For me the main difference between a cottage and a specialist economy is the management issue. A specialist one needs more attention to assign the specific specialists, and often the governor of the city will interfer and assign things different than you want. So a specialist eco can be a pain in the ... to micro, compared to just building a cottage and only having to manage the research/culture slider.
Also it can depend on your tech strategy, for example in some games if I want to be the first to find a religion I will skip the tech to build a cottage. This means that my research has to come from other sources, which are often elder councils with one sage assigned.
And dont forget leader traits, if you have a financial leader it would benefit you more to go for a cottage economy than a dedicated specialist one.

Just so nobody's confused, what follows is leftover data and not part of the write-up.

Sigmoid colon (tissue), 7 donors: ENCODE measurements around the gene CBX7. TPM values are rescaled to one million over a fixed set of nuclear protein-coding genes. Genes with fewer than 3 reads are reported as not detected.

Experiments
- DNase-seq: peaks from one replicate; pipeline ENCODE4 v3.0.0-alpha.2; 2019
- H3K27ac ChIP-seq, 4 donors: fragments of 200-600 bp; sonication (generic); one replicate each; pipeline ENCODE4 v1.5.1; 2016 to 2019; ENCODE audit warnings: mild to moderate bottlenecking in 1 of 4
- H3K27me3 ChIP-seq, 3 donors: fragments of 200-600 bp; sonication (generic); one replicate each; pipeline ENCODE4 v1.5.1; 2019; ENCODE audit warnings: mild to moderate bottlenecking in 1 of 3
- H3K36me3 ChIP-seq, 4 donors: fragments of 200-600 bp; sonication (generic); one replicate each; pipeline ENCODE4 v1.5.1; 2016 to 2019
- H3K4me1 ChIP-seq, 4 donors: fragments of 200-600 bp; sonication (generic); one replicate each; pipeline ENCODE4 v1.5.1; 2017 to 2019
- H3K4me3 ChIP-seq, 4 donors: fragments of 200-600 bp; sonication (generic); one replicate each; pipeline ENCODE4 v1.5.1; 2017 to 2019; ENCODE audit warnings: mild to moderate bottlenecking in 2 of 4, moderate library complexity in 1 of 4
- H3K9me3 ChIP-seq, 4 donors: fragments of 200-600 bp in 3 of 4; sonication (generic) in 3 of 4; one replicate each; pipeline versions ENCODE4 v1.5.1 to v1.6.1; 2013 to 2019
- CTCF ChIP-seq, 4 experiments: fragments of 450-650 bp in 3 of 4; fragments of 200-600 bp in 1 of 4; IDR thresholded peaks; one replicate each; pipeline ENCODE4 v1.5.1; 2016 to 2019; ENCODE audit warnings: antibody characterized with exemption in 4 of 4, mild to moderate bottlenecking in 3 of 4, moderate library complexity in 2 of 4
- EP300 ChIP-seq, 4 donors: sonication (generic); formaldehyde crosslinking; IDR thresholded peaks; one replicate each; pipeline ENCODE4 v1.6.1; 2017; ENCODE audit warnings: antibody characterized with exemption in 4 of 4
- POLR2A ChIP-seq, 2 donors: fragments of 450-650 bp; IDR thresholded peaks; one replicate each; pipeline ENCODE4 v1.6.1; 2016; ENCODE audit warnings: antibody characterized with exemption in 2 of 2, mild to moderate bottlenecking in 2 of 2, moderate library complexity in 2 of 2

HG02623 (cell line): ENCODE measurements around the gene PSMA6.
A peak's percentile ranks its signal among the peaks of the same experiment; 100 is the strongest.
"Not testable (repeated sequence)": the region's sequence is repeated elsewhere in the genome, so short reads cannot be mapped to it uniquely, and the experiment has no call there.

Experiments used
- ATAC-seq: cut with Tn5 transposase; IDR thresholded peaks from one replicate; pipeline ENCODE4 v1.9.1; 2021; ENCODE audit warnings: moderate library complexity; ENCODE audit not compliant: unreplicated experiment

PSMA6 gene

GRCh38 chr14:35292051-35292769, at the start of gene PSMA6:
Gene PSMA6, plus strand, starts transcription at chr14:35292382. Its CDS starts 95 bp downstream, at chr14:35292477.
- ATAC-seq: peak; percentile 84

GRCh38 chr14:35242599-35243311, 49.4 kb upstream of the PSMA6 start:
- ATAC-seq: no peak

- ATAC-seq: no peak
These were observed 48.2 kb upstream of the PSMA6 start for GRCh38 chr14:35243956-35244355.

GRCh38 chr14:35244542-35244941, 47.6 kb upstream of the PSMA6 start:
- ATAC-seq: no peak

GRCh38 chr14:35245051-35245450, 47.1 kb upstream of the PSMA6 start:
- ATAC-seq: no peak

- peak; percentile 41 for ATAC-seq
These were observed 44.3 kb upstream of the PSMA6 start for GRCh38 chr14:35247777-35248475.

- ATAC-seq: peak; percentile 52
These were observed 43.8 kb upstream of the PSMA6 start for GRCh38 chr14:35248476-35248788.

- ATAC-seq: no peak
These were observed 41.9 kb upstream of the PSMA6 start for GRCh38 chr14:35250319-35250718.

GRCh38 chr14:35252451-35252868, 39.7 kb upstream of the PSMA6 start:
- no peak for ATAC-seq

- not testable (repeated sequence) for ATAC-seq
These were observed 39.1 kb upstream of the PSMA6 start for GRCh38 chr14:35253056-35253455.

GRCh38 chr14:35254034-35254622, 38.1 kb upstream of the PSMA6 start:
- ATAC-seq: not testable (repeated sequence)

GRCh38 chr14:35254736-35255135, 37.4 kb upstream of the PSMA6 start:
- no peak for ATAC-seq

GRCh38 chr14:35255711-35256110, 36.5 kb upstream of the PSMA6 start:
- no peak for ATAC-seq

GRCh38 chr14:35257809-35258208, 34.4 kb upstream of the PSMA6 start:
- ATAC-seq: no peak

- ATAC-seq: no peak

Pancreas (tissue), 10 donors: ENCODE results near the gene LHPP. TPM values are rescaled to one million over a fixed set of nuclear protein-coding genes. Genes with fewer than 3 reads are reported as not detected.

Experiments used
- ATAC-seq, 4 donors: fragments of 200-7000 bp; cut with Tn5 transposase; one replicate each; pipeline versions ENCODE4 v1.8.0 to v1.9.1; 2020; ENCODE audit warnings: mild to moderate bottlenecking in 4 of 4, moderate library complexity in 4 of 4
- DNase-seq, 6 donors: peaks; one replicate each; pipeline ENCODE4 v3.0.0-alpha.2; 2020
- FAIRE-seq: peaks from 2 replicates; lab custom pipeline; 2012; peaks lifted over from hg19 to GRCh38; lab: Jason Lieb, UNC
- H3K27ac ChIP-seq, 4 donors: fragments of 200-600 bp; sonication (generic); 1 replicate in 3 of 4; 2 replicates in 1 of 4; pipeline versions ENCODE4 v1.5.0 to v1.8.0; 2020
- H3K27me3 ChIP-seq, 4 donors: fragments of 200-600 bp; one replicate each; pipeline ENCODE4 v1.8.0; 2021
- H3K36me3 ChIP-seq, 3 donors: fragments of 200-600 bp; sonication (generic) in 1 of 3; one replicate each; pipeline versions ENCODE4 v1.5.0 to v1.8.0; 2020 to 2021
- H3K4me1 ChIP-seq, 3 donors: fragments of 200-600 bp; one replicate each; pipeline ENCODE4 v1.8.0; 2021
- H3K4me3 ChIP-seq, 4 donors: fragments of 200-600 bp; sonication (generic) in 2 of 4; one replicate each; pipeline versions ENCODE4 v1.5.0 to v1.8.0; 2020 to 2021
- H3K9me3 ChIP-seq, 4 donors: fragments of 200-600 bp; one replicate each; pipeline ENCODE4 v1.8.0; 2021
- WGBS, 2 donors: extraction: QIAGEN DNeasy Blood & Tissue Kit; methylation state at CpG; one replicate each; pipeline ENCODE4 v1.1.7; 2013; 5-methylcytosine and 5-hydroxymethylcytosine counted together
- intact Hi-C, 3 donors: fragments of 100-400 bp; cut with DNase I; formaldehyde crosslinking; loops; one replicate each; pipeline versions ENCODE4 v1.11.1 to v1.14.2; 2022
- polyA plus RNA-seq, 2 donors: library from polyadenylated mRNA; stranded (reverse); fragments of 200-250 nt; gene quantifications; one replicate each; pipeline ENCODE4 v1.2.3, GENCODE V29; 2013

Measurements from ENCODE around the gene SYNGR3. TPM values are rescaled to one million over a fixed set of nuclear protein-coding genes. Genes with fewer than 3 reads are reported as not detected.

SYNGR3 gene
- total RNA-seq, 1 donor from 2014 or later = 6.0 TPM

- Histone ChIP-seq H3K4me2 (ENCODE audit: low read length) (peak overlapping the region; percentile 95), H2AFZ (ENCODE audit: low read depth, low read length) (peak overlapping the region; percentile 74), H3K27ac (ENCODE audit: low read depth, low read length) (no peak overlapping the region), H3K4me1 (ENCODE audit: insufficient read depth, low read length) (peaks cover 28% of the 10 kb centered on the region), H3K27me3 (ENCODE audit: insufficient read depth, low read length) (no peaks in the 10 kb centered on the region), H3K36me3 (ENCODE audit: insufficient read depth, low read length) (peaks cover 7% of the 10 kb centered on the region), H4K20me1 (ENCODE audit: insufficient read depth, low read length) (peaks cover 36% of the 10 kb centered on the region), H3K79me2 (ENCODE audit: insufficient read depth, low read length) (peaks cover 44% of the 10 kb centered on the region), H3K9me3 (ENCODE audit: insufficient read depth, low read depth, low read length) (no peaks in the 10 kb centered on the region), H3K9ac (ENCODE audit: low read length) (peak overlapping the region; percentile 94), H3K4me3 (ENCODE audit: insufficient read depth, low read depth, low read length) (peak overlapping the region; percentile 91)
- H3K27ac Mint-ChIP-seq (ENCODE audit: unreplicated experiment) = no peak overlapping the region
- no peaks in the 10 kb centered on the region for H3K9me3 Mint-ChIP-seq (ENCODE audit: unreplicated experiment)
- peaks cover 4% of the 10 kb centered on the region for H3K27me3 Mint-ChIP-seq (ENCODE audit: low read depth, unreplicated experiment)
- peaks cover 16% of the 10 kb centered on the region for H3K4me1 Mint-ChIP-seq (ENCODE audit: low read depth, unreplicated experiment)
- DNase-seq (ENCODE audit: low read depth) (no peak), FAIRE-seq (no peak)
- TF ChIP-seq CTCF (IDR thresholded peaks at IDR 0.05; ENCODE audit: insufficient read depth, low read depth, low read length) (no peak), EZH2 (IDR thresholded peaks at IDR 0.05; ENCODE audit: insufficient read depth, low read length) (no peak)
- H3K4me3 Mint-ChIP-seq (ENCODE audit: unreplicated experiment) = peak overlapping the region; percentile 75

Sep 05, 2008, 05:22 PM
I would just build near rivers and coast to get trade, then boost it up with building improvements, academies etc. Cottages seem like a waste of time. I had a Lanun island city producing 160+ science per turn (at 80%, so 200 trade) just through my ocean squares and World Wonders, but I managed that without sacrificing shields or food. Pure trade cities might sound good on paper but then you have to use other cities to defend them and they won't be able to produce Buildings or Wonders (like those giving +50% Science/Tax) to take advantage of their high trade.
Sep 05, 2008, 05:35 PM
not a problem really. just rush those buildings with slavery and/or gold, and you don't need hammers ;)
Sep 05, 2008, 05:43 PM